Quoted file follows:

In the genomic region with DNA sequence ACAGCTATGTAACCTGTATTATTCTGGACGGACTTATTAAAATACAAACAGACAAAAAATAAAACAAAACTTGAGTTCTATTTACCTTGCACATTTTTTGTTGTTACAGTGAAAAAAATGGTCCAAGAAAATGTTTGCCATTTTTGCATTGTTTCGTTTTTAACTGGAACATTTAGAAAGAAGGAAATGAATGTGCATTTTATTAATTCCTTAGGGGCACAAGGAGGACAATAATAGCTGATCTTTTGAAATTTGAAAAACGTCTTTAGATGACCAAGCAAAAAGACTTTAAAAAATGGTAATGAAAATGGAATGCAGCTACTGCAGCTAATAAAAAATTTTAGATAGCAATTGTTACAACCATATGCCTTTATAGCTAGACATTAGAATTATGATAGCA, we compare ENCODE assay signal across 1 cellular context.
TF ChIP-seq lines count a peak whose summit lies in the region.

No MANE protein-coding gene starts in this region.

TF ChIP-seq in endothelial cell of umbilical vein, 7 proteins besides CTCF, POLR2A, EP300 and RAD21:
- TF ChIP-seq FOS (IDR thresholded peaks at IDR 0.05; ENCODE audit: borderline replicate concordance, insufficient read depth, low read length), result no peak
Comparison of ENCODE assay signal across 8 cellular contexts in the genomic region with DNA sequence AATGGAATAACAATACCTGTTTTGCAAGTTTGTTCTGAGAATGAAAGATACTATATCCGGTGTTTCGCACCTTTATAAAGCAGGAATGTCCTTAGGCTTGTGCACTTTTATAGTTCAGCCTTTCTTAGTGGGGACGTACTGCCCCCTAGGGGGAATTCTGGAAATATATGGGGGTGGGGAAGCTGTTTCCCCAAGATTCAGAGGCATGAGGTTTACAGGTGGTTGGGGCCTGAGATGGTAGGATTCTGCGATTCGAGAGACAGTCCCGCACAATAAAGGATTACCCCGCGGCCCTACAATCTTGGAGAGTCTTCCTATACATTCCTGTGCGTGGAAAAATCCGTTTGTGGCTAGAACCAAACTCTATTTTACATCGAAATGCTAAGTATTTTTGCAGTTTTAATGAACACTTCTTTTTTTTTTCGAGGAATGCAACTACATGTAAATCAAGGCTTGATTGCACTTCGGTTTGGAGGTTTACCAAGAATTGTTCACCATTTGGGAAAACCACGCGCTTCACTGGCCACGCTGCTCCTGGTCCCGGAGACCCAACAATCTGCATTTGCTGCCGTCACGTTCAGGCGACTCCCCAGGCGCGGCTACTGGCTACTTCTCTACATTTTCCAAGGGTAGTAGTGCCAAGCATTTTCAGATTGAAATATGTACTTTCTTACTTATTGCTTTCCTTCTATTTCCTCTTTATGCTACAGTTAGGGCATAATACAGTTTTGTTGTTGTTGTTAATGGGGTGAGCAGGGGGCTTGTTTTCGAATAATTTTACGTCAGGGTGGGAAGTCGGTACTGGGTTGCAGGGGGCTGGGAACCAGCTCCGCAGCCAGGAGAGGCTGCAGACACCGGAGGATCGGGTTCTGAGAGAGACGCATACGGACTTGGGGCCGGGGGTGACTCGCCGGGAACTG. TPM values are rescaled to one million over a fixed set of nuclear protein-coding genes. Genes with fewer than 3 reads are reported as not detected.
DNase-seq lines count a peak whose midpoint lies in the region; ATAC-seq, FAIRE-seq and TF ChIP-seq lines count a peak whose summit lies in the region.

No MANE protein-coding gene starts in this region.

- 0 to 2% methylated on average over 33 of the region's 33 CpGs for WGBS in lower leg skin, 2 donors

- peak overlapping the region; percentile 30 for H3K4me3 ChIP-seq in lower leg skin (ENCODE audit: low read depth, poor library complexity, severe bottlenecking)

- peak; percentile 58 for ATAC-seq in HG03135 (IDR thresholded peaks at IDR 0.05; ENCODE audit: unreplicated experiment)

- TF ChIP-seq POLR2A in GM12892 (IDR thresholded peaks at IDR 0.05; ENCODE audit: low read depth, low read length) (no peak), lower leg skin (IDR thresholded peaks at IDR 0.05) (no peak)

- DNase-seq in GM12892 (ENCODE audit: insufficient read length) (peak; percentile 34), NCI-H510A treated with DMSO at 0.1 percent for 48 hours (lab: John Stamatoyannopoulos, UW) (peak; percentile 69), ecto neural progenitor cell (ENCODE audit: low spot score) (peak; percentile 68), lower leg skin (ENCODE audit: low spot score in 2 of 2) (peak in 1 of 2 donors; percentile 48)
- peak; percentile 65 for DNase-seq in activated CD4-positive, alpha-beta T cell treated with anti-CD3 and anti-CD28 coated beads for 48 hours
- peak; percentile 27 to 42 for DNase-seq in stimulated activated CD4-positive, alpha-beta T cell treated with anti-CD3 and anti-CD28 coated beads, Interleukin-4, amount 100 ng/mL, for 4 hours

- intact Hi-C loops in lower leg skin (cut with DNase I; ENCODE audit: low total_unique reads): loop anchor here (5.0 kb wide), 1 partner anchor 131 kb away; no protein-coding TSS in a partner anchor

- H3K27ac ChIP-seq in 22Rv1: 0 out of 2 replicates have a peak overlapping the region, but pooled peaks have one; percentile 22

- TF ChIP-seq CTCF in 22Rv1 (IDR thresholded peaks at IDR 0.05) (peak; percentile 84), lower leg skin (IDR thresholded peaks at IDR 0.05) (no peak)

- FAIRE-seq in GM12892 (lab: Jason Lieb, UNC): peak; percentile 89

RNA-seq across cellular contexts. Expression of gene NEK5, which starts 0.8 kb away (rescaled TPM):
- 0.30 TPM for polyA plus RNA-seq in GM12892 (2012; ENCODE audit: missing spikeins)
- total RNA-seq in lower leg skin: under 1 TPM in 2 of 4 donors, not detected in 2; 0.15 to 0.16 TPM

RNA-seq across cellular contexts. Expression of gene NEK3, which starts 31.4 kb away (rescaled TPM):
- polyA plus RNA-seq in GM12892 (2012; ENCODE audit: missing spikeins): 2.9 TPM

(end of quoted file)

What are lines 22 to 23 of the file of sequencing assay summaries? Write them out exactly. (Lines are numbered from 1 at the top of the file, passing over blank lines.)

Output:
- total RNA-seq in lower leg skin: under 1 TPM in 2 of 4 donors, not detected in 2; 0.15 to 0.16 TPM

RNA-seq across cellular contexts. Expression of gene NEK3, which starts 31.4 kb away (rescaled TPM):